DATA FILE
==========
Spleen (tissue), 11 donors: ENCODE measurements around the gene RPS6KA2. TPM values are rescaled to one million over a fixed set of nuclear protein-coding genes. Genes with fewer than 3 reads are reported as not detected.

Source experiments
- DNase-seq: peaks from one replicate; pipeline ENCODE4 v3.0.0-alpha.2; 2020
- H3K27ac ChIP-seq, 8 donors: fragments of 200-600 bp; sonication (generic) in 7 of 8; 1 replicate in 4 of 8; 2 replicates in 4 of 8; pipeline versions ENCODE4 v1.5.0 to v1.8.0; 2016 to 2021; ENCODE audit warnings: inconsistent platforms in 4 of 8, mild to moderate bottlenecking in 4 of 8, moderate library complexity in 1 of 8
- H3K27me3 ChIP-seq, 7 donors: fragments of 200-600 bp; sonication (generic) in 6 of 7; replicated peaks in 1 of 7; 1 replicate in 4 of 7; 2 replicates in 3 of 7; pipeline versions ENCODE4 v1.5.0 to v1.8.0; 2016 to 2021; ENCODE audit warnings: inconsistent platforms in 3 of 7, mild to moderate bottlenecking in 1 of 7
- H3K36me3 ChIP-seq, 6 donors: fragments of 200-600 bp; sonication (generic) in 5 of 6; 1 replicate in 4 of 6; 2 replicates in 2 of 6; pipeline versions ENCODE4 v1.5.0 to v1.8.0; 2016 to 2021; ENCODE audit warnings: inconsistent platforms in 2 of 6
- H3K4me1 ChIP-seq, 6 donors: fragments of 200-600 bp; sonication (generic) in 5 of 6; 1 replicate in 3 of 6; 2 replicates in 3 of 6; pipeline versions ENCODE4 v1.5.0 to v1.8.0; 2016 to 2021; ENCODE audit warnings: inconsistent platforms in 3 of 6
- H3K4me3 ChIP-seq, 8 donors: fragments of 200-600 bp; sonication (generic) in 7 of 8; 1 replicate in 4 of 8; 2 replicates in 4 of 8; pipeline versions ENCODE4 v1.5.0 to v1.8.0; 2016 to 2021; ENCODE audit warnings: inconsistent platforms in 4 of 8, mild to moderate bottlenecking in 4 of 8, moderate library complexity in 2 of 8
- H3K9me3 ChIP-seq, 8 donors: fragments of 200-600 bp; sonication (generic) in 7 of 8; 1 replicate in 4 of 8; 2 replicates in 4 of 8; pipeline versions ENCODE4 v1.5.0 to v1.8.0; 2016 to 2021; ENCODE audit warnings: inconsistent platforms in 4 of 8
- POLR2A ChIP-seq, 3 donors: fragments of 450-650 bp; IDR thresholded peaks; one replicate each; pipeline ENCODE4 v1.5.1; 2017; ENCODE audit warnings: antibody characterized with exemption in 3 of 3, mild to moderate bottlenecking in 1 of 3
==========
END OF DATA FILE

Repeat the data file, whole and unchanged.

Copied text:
Spleen (tissue), 11 donors: ENCODE measurements around the gene RPS6KA2. TPM values are rescaled to one million over a fixed set of nuclear protein-coding genes. Genes with fewer than 3 reads are reported as not detected.

Source experiments
- DNase-seq: peaks from one replicate; pipeline ENCODE4 v3.0.0-alpha.2; 2020
- H3K27ac ChIP-seq, 8 donors: fragments of 200-600 bp; sonication (generic) in 7 of 8; 1 replicate in 4 of 8; 2 replicates in 4 of 8; pipeline versions ENCODE4 v1.5.0 to v1.8.0; 2016 to 2021; ENCODE audit warnings: inconsistent platforms in 4 of 8, mild to moderate bottlenecking in 4 of 8, moderate library complexity in 1 of 8
- H3K27me3 ChIP-seq, 7 donors: fragments of 200-600 bp; sonication (generic) in 6 of 7; replicated peaks in 1 of 7; 1 replicate in 4 of 7; 2 replicates in 3 of 7; pipeline versions ENCODE4 v1.5.0 to v1.8.0; 2016 to 2021; ENCODE audit warnings: inconsistent platforms in 3 of 7, mild to moderate bottlenecking in 1 of 7
- H3K36me3 ChIP-seq, 6 donors: fragments of 200-600 bp; sonication (generic) in 5 of 6; 1 replicate in 4 of 6; 2 replicates in 2 of 6; pipeline versions ENCODE4 v1.5.0 to v1.8.0; 2016 to 2021; ENCODE audit warnings: inconsistent platforms in 2 of 6
- H3K4me1 ChIP-seq, 6 donors: fragments of 200-600 bp; sonication (generic) in 5 of 6; 1 replicate in 3 of 6; 2 replicates in 3 of 6; pipeline versions ENCODE4 v1.5.0 to v1.8.0; 2016 to 2021; ENCODE audit warnings: inconsistent platforms in 3 of 6
- H3K4me3 ChIP-seq, 8 donors: fragments of 200-600 bp; sonication (generic) in 7 of 8; 1 replicate in 4 of 8; 2 replicates in 4 of 8; pipeline versions ENCODE4 v1.5.0 to v1.8.0; 2016 to 2021; ENCODE audit warnings: inconsistent platforms in 4 of 8, mild to moderate bottlenecking in 4 of 8, moderate library complexity in 2 of 8
- H3K9me3 ChIP-seq, 8 donors: fragments of 200-600 bp; sonication (generic) in 7 of 8; 1 replicate in 4 of 8; 2 replicates in 4 of 8; pipeline versions ENCODE4 v1.5.0 to v1.8.0; 2016 to 2021; ENCODE audit warnings: inconsistent platforms in 4 of 8
- POLR2A ChIP-seq, 3 donors: fragments of 450-650 bp; IDR thresholded peaks; one replicate each; pipeline ENCODE4 v1.5.1; 2017; ENCODE audit warnings: antibody characterized with exemption in 3 of 3, mild to moderate bottlenecking in 1 of 3